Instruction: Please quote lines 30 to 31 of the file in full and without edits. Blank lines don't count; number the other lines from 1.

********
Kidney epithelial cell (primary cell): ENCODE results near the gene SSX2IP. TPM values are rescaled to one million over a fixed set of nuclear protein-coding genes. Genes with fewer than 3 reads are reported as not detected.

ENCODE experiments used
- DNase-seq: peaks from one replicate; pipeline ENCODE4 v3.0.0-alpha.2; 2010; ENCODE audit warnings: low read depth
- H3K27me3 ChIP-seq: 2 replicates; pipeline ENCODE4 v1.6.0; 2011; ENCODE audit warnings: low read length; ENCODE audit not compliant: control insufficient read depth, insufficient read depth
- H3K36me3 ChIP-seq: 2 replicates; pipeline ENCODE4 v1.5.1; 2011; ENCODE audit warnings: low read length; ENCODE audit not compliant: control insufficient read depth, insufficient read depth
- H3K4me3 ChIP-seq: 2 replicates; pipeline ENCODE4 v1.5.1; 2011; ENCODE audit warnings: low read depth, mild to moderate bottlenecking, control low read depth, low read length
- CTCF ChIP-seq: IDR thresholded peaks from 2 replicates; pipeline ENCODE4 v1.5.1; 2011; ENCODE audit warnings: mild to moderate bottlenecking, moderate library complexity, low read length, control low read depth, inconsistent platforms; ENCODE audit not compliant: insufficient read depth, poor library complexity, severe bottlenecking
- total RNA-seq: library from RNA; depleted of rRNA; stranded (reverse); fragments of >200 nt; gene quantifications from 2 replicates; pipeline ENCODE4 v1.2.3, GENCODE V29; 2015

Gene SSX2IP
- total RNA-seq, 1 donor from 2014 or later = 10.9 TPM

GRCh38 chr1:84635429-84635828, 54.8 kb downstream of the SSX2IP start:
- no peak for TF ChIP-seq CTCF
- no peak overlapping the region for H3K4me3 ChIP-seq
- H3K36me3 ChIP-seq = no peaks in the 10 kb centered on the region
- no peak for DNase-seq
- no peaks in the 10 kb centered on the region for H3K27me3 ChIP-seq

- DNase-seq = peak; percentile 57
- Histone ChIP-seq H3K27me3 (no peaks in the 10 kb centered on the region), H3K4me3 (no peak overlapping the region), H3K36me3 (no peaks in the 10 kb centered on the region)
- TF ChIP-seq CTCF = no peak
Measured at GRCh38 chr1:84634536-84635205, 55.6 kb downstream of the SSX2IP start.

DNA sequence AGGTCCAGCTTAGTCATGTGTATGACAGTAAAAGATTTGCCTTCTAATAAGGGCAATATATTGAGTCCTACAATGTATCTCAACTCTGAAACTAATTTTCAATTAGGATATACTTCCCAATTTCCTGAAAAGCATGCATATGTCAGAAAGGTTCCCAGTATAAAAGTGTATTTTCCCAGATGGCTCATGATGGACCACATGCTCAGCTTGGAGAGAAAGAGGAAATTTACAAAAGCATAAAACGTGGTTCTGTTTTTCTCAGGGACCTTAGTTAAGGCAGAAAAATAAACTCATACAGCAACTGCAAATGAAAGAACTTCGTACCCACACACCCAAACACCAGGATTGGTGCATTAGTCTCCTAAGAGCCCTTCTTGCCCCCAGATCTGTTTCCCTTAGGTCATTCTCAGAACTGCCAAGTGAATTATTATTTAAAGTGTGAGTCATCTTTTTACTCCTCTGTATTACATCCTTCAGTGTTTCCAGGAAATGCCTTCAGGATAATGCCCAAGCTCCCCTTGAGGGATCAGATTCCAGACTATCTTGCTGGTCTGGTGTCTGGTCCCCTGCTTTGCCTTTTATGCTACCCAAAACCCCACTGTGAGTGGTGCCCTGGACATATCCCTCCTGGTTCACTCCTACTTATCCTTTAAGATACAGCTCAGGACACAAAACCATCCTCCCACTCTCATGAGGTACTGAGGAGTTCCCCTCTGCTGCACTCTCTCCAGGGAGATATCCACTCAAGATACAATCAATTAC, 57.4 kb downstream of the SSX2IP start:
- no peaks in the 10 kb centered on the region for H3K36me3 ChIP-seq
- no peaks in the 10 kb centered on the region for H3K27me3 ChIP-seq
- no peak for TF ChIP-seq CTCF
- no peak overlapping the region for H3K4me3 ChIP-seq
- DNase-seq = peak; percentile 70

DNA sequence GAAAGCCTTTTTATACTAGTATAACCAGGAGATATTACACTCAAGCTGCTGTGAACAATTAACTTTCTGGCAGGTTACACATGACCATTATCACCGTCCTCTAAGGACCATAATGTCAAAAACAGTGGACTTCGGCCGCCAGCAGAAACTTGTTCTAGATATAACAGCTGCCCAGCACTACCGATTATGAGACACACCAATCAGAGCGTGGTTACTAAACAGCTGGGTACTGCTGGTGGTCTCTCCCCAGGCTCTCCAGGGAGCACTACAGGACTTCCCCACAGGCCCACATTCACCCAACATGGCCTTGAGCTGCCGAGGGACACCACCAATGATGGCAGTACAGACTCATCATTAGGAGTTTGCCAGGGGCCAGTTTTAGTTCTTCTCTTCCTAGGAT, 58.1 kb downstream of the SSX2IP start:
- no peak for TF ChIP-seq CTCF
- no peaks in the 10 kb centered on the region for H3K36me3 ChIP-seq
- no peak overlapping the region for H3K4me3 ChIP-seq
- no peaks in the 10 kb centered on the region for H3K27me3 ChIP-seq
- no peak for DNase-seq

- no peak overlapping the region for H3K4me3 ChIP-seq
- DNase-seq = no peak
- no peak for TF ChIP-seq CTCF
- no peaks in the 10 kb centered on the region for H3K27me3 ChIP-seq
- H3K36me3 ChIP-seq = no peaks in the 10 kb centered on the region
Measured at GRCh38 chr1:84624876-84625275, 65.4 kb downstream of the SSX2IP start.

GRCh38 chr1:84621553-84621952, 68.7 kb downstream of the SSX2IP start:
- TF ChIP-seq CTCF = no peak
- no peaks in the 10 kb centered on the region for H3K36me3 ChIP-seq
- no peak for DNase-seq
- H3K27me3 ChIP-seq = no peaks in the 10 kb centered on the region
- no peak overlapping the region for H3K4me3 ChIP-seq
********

- no peak overlapping the region for H3K4me3 ChIP-seq
- no peaks in the 10 kb centered on the region for H3K27me3 ChIP-seq